"Octavia (as Mabel Barltrop became known) was told in several communications by God that Bedford was the site of the original Garden of Eden. This was confirmed by the voice of the "Divine Mother", who spoke through Emily Goodwin who originally joined the community to nurse Octavia's aunt, but then heard voices and received visions."

Octavia was the eighth prophet in a slightly tangled and disputed line of people claiming to hear messages from God.

"The first prophet was Richard Brothers, who began experiencing dreams and visions, and named himself God's Shiloh, the messiah who was to gather the people of Israel as foretold in the Bible. In 1795 he was arrested, questioned, and committed to a lunatic asylum."

Joanna Southcott - 2nd prophet

"Joanna Southcott also began receiving prophecies in the 1790s.... few accepted that the words came from God, but when she published her prophecies in 1801 she attracted thousands of followers. Her box of unopened prophecies (stored at the museum) did not attract the 24 bishops' required for it to be opened and accepted by the Church of England, and so explains why God did not - and still does not - send the millennium."

Shiloh's Cradle in the Panacea museum

"In Spring 1814, aged 64 and a virgin, Joanna Southcott announced to her astonished followers that she was pregnant with the Messiah, Shiloh. Elaborate gifts were prepared for the child, including a gilded cradle. Newspapers reported regularly on the extraordinary story, and contemporary cartoonists lampooned Southcott mercilessly. As 1814 drew to a close and no child arrived questions about Southcott's claims grew louder. Final hope was that the child would be born on 25th December (Christmas day). On 27th December, Joanna Southcott died. An autopsy revealed no child."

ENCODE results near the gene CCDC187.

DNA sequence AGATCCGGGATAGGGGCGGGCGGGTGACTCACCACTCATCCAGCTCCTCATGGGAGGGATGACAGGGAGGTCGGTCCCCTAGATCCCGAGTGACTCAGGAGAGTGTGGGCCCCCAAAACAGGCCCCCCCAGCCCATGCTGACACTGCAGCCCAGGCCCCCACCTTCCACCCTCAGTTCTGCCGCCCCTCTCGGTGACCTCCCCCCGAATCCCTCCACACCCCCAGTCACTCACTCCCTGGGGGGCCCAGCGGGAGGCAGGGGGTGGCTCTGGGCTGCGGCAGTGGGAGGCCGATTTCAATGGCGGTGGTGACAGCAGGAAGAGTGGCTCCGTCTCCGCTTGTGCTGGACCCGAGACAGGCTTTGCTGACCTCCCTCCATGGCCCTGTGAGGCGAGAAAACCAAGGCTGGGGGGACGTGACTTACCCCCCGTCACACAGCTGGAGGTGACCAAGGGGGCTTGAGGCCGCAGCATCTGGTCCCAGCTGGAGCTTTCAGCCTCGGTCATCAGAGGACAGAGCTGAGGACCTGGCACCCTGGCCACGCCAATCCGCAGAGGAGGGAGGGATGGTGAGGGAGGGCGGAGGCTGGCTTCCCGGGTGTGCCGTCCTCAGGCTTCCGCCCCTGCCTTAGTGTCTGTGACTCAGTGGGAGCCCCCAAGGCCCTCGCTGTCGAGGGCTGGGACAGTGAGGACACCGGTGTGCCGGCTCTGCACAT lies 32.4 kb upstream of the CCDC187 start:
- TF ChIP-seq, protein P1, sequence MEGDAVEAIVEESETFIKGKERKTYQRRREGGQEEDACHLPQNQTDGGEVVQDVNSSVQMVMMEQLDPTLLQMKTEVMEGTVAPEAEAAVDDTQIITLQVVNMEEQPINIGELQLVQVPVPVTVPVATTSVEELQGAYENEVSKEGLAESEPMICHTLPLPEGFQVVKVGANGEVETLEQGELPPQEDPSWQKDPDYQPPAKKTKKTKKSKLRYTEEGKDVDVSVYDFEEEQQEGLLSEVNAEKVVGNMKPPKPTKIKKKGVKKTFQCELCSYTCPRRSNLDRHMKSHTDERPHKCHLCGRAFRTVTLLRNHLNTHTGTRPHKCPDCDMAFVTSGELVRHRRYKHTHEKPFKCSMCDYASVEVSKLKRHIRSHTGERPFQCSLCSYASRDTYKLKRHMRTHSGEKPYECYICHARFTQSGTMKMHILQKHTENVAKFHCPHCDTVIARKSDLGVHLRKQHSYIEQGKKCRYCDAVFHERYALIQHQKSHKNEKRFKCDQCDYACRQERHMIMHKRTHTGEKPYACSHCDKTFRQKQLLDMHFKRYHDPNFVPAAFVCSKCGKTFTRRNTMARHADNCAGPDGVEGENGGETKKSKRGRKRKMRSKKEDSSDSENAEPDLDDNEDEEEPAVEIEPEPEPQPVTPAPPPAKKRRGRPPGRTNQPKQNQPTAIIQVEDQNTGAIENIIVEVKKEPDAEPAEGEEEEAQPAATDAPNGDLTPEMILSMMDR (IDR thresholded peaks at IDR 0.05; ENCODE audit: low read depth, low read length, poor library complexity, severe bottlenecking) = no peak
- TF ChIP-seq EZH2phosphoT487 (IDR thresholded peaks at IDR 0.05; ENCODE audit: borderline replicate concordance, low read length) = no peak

(There is then a tangled web of other people being declared, or declaring themselves prophets or messiahs, usually promising to bring the millennium and eternal life, before then unexpectedly dying, or being accused of sex with community women despite the celibate rules.)

Michael Mills - prophet and filanderer (sexy beast)

"Mabel Barltrop was not the only person believed to be the Shiloh in the 20th Century. In 1919, two other claimants to be Joanna Southcott's messianic children were living in Britain and America. The two claimants were in fact three people. One was called Michael Mills, who claimed to be Shiloh from 1891 until his death in 1922. He was accused of abusing his power within the community he set up, especially with female followers, and was eventually gaoled for several years."